Praise pours in for Donald  (Getty Images)
Praise pours in for Donald (Getty Images)

The final event of the European Tour season was won by the man who has been the Tour’s biggest hitter for four of the last five years. But it is England’s Luke Donald, with a driving average of 282 yards which leaves him ranked 145th and some 30 yards behind Spaniard Alvaro Quiros, whose year has been the stuff of dreams.

World Number One, leading money winner on the US PGA Tour and now The Race to Dubai champion as well, Donald has shown that brute force is not a pre-requisite for golfing success.

Accuracy and a brilliant short game have still to bring the 34 year old a Major title, and that inevitably is the top target for 2012. But they have given him four victories, a stunning 20 top ten finishes in his last 25 events, and an incredible €9,966,436 in prize money.

The first man to top the money lists on both sides of the Atlantic in the same season, Donald is not done for the year yet.

Before heading off to this week’s Australian Masters in Melbourne, the 34 year old said: “I’m sure there are golfers out there that have looked at my success and figured out that you don’t need to hit it a hundred miles.

“Obviously 350 yards off the tee helps – it’s one of Alvaro’s biggest strengths – but there’s definitely more to this game.

“I would certainly love to hit it further – I think it would make life a little easier – but I’ve got to stick with what I have and what my talents are.

“I think people are taking notice of what I’ve done and how I’ve done it, and maybe people will change the way they approach practice.”

Donald prides himself on his work ethic, but also believes he has a great team around him in coach Pat Goss, who has been there since The Ryder Cup star’s University days in Chicago, sports psychologist Dave Alred – the man who helped Jonny Wilkinson become a World Cup winner – and caddie John McLaren.

The last of that trio has been on the bag since the end of the 2009 season after Donald took the difficult decision not to have brother Christian alongside him on the course any more.

“It was a tough thing to do,” he said. “But sometimes change is good. My brother and I did pretty well to last eight years. Everyone who has brothers and sisters, you know it can be tough at times.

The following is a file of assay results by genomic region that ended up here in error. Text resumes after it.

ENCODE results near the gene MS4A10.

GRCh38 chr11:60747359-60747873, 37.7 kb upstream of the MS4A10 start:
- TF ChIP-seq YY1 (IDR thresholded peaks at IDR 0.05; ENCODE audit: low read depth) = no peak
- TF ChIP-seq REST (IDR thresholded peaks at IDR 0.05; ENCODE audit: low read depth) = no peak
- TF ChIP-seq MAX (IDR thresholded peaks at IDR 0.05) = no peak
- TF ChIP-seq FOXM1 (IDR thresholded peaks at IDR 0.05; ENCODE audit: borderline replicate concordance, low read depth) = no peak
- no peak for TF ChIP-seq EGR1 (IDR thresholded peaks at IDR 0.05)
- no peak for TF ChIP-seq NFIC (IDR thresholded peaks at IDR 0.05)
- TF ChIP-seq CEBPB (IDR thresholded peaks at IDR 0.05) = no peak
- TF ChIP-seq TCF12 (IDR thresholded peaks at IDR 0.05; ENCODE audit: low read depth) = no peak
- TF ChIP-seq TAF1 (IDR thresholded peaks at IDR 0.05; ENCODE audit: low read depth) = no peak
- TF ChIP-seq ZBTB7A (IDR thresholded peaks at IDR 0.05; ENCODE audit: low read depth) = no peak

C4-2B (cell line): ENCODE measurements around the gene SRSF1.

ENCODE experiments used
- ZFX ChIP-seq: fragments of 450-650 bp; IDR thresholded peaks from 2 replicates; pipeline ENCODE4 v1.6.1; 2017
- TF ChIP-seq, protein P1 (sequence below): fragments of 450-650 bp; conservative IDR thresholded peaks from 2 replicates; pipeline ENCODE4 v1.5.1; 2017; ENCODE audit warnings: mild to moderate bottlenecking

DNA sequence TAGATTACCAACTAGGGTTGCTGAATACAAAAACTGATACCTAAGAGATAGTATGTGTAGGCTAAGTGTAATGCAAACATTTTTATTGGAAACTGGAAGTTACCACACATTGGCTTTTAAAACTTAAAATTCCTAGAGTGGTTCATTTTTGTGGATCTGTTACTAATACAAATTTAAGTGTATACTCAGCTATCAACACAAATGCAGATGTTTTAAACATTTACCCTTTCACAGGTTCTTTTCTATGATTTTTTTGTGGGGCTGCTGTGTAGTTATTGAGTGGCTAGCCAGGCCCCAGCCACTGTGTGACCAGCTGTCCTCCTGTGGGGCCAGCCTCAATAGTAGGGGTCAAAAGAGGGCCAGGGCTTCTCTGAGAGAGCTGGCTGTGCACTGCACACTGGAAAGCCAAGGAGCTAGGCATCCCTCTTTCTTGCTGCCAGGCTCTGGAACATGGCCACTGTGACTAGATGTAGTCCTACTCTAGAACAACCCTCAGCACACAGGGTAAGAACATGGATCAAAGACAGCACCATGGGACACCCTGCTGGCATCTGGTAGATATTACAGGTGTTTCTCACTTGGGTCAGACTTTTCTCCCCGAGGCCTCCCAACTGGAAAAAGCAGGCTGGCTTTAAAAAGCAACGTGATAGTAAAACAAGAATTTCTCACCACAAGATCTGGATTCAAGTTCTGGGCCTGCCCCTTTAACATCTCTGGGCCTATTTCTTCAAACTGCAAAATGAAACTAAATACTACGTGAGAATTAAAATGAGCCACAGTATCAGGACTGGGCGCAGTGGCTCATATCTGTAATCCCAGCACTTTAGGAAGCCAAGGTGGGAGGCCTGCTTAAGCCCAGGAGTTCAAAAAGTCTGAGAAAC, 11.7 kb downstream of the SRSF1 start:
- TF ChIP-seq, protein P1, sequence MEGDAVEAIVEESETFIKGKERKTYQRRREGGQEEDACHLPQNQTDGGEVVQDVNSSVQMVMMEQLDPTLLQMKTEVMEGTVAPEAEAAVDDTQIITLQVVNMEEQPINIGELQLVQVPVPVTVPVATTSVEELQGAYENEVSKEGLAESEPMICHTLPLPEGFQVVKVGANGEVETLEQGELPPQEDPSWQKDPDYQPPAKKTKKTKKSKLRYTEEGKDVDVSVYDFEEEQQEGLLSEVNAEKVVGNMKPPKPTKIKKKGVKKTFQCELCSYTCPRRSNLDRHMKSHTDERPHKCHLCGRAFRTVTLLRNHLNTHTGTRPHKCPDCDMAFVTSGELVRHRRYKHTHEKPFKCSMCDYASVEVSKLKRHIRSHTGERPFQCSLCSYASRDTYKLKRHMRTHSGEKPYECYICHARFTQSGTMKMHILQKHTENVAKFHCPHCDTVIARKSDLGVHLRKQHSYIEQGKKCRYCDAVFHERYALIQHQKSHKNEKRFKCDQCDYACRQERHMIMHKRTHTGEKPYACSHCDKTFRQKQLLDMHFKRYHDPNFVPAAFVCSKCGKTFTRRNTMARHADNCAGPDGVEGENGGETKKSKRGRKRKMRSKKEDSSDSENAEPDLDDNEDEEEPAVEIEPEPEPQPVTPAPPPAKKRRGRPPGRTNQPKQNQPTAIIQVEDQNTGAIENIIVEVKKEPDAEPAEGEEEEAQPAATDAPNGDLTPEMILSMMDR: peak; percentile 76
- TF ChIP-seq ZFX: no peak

“Chris has never had a jealous bone in his body. He’s always wanted the best for me, but the relationship on the course was getting a little bit stale – it was as simple as that.

“It was affecting our relationship as brothers, and as soon as I mentioned it he knew as well that it was the right thing to do.”

Christian, now with World Number Four Martin Kaymer, was there to greet Donald after he ended the European season with a third-place finish at the Dubai World Championship presented by DP World.

“He just said, ‘Well done and you would have made Dad proud. Well done for doing it for Dad’.”

Donald has two children of his own now, his second daughter being born shortly after the recent death of his father, and while careers are measured in Majors more than anything, he has set his family up for life.

From tournament prize money this year, he has banked a total of €7,359,552, and he has also earned a €1,499,710 bonus for finishing third in the FedEx Cup in America and a € 1,107,174 bonus for winning The Race to Dubai.

His total of €9,966,436, with the potential to add even more this week, is more than Tiger Woods has managed in any year, including in 2006 when he won 11 times.

Donald finished a cumulative 116 under par on the US PGA Tour and 90 under par on The European Tour – and that does not include the two match play events, one of which he won and the other in which he was runner-up.

He won The Race to Dubai despite playing six fewer events than runner-up Rory McIlroy, and he topped the American Money List despite playing seven fewer than runner-up Webb Simpson. It truly was an amazing double.

In 2012, Donald wants to give himself the best possible chance going into all four majors. First up is the Masters Tournament at Augusta, where he was fourth this year and third on his debut in 2005.

If he can maintain his current levels of performance, it would be no surprise if Donald were to receive the Green Jacket from fellow European Tour champion Charl Schwartzel next April.



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